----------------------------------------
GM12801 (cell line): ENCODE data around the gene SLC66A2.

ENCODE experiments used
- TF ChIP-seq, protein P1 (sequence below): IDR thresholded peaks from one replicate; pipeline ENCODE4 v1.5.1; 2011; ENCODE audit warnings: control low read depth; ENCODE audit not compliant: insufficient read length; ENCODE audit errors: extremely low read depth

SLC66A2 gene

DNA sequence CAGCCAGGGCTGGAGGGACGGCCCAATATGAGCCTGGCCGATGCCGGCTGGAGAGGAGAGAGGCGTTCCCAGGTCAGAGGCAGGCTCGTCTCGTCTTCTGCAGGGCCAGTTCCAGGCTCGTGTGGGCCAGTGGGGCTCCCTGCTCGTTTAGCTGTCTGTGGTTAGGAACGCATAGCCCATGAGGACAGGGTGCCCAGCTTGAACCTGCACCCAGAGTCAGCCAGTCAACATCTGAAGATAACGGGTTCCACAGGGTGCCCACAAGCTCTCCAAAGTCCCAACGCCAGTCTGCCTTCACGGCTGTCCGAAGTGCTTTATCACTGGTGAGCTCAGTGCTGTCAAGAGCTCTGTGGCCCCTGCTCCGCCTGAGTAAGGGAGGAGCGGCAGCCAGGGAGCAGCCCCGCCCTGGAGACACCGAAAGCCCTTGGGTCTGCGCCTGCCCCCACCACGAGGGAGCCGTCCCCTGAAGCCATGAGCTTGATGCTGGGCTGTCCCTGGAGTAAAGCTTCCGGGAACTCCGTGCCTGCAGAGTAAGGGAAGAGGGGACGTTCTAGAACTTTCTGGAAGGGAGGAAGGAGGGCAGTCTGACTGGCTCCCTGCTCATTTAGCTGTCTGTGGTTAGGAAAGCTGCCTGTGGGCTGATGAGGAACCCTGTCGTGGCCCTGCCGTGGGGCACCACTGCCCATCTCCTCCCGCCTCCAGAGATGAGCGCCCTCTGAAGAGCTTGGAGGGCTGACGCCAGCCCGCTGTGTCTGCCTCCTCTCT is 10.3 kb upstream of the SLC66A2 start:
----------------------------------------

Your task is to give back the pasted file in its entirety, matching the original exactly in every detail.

GM12801 (cell line): ENCODE data around the gene SLC66A2.

ENCODE experiments used
- TF ChIP-seq, protein P1 (sequence below): IDR thresholded peaks from one replicate; pipeline ENCODE4 v1.5.1; 2011; ENCODE audit warnings: control low read depth; ENCODE audit not compliant: insufficient read length; ENCODE audit errors: extremely low read depth

SLC66A2 gene

DNA sequence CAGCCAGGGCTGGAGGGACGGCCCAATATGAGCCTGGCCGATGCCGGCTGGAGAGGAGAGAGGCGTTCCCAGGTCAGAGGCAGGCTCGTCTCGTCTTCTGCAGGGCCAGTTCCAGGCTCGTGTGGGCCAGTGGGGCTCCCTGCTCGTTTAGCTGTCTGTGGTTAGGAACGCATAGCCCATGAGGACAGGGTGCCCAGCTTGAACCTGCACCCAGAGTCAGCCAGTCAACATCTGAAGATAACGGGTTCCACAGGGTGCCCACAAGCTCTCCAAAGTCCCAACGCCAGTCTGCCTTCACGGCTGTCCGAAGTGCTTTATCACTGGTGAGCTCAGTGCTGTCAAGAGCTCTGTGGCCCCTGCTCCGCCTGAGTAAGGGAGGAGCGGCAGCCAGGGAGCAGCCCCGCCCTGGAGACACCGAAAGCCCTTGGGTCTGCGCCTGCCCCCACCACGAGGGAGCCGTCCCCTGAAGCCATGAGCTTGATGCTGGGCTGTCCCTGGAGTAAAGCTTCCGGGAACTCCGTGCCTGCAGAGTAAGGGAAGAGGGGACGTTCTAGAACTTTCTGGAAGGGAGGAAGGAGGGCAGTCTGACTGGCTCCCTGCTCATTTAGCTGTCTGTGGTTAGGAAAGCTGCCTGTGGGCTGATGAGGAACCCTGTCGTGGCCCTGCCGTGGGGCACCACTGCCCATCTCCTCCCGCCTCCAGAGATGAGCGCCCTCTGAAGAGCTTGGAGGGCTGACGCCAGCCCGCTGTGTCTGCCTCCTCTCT is 10.3 kb upstream of the SLC66A2 start: